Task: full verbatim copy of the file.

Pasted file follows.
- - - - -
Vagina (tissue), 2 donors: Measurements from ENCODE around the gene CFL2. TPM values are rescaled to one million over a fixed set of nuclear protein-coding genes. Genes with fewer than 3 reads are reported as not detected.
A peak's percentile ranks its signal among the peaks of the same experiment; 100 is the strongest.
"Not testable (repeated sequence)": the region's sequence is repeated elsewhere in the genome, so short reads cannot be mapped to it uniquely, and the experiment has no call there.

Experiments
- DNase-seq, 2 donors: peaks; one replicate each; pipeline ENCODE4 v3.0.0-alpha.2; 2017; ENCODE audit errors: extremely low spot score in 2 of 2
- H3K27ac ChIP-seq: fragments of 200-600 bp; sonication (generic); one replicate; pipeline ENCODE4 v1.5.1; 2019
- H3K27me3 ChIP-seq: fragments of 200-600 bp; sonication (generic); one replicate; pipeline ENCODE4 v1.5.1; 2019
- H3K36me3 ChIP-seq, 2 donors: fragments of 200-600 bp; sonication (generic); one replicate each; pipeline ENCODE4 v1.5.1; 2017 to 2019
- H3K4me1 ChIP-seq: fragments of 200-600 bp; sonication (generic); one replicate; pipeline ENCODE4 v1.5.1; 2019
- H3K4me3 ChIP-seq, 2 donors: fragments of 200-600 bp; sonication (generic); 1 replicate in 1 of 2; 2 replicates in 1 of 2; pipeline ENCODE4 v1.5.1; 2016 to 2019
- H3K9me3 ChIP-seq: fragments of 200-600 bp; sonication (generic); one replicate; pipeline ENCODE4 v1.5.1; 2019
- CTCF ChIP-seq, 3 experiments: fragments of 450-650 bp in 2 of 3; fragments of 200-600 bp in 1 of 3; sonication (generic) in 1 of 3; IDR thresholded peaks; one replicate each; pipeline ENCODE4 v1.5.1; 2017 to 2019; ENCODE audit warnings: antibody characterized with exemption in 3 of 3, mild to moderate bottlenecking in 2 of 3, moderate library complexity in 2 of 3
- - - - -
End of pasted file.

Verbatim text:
Vagina (tissue), 2 donors: Measurements from ENCODE around the gene CFL2. TPM values are rescaled to one million over a fixed set of nuclear protein-coding genes. Genes with fewer than 3 reads are reported as not detected.
A peak's percentile ranks its signal among the peaks of the same experiment; 100 is the strongest.
"Not testable (repeated sequence)": the region's sequence is repeated elsewhere in the genome, so short reads cannot be mapped to it uniquely, and the experiment has no call there.

Experiments
- DNase-seq, 2 donors: peaks; one replicate each; pipeline ENCODE4 v3.0.0-alpha.2; 2017; ENCODE audit errors: extremely low spot score in 2 of 2
- H3K27ac ChIP-seq: fragments of 200-600 bp; sonication (generic); one replicate; pipeline ENCODE4 v1.5.1; 2019
- H3K27me3 ChIP-seq: fragments of 200-600 bp; sonication (generic); one replicate; pipeline ENCODE4 v1.5.1; 2019
- H3K36me3 ChIP-seq, 2 donors: fragments of 200-600 bp; sonication (generic); one replicate each; pipeline ENCODE4 v1.5.1; 2017 to 2019
- H3K4me1 ChIP-seq: fragments of 200-600 bp; sonication (generic); one replicate; pipeline ENCODE4 v1.5.1; 2019
- H3K4me3 ChIP-seq, 2 donors: fragments of 200-600 bp; sonication (generic); 1 replicate in 1 of 2; 2 replicates in 1 of 2; pipeline ENCODE4 v1.5.1; 2016 to 2019
- H3K9me3 ChIP-seq: fragments of 200-600 bp; sonication (generic); one replicate; pipeline ENCODE4 v1.5.1; 2019
- CTCF ChIP-seq, 3 experiments: fragments of 450-650 bp in 2 of 3; fragments of 200-600 bp in 1 of 3; sonication (generic) in 1 of 3; IDR thresholded peaks; one replicate each; pipeline ENCODE4 v1.5.1; 2017 to 2019; ENCODE audit warnings: antibody characterized with exemption in 3 of 3, mild to moderate bottlenecking in 2 of 3, moderate library complexity in 2 of 3